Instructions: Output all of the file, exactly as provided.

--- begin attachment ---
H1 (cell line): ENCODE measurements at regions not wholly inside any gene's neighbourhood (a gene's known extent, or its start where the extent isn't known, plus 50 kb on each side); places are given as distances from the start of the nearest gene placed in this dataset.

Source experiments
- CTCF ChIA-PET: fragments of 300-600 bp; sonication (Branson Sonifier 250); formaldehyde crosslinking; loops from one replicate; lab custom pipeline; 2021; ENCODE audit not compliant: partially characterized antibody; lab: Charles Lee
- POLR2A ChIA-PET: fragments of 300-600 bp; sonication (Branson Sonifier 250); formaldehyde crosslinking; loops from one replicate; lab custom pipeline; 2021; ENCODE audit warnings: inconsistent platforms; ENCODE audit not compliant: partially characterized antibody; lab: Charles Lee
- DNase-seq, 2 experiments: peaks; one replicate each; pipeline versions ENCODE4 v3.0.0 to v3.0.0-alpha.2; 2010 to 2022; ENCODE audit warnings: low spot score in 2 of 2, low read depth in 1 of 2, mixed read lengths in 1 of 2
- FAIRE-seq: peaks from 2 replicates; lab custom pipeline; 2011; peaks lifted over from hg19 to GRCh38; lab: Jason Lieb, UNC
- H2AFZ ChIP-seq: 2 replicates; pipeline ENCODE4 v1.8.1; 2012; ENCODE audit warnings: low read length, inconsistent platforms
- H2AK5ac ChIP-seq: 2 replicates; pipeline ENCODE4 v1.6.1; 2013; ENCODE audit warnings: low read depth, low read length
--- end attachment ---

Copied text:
H1 (cell line): ENCODE measurements at regions not wholly inside any gene's neighbourhood (a gene's known extent, or its start where the extent isn't known, plus 50 kb on each side); places are given as distances from the start of the nearest gene placed in this dataset.

Source experiments
- CTCF ChIA-PET: fragments of 300-600 bp; sonication (Branson Sonifier 250); formaldehyde crosslinking; loops from one replicate; lab custom pipeline; 2021; ENCODE audit not compliant: partially characterized antibody; lab: Charles Lee
- POLR2A ChIA-PET: fragments of 300-600 bp; sonication (Branson Sonifier 250); formaldehyde crosslinking; loops from one replicate; lab custom pipeline; 2021; ENCODE audit warnings: inconsistent platforms; ENCODE audit not compliant: partially characterized antibody; lab: Charles Lee
- DNase-seq, 2 experiments: peaks; one replicate each; pipeline versions ENCODE4 v3.0.0 to v3.0.0-alpha.2; 2010 to 2022; ENCODE audit warnings: low spot score in 2 of 2, low read depth in 1 of 2, mixed read lengths in 1 of 2
- FAIRE-seq: peaks from 2 replicates; lab custom pipeline; 2011; peaks lifted over from hg19 to GRCh38; lab: Jason Lieb, UNC
- H2AFZ ChIP-seq: 2 replicates; pipeline ENCODE4 v1.8.1; 2012; ENCODE audit warnings: low read length, inconsistent platforms
- H2AK5ac ChIP-seq: 2 replicates; pipeline ENCODE4 v1.6.1; 2013; ENCODE audit warnings: low read depth, low read length